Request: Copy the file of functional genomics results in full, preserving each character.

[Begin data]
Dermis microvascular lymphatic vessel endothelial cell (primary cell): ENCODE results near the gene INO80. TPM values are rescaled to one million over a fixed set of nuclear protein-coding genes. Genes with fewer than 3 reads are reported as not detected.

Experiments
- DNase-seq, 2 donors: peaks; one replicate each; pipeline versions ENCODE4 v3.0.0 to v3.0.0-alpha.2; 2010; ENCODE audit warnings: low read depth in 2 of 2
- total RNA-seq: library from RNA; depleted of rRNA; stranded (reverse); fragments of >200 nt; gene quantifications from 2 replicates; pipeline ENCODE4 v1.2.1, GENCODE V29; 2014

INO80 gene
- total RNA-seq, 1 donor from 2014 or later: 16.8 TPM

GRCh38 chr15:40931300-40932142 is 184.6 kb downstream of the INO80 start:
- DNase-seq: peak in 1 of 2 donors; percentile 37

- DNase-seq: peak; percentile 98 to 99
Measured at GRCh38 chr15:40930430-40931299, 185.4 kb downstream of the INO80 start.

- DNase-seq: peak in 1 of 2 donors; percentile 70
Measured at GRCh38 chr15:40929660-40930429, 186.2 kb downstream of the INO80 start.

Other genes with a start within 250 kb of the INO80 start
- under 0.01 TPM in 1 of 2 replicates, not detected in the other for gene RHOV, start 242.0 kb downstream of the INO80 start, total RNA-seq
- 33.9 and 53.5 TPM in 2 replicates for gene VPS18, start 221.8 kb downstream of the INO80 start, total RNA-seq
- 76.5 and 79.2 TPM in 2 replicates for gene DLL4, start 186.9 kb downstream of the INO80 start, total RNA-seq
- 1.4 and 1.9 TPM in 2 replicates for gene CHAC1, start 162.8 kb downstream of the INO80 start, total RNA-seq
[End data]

Dermis microvascular lymphatic vessel endothelial cell (primary cell): ENCODE results near the gene INO80. TPM values are rescaled to one million over a fixed set of nuclear protein-coding genes. Genes with fewer than 3 reads are reported as not detected.

Experiments
- DNase-seq, 2 donors: peaks; one replicate each; pipeline versions ENCODE4 v3.0.0 to v3.0.0-alpha.2; 2010; ENCODE audit warnings: low read depth in 2 of 2
- total RNA-seq: library from RNA; depleted of rRNA; stranded (reverse); fragments of >200 nt; gene quantifications from 2 replicates; pipeline ENCODE4 v1.2.1, GENCODE V29; 2014

INO80 gene
- total RNA-seq, 1 donor from 2014 or later: 16.8 TPM

GRCh38 chr15:40931300-40932142 is 184.6 kb downstream of the INO80 start:
- DNase-seq: peak in 1 of 2 donors; percentile 37

- DNase-seq: peak; percentile 98 to 99
Measured at GRCh38 chr15:40930430-40931299, 185.4 kb downstream of the INO80 start.

- DNase-seq: peak in 1 of 2 donors; percentile 70
Measured at GRCh38 chr15:40929660-40930429, 186.2 kb downstream of the INO80 start.

Other genes with a start within 250 kb of the INO80 start
- under 0.01 TPM in 1 of 2 replicates, not detected in the other for gene RHOV, start 242.0 kb downstream of the INO80 start, total RNA-seq
- 33.9 and 53.5 TPM in 2 replicates for gene VPS18, start 221.8 kb downstream of the INO80 start, total RNA-seq
- 76.5 and 79.2 TPM in 2 replicates for gene DLL4, start 186.9 kb downstream of the INO80 start, total RNA-seq
- 1.4 and 1.9 TPM in 2 replicates for gene CHAC1, start 162.8 kb downstream of the INO80 start, total RNA-seq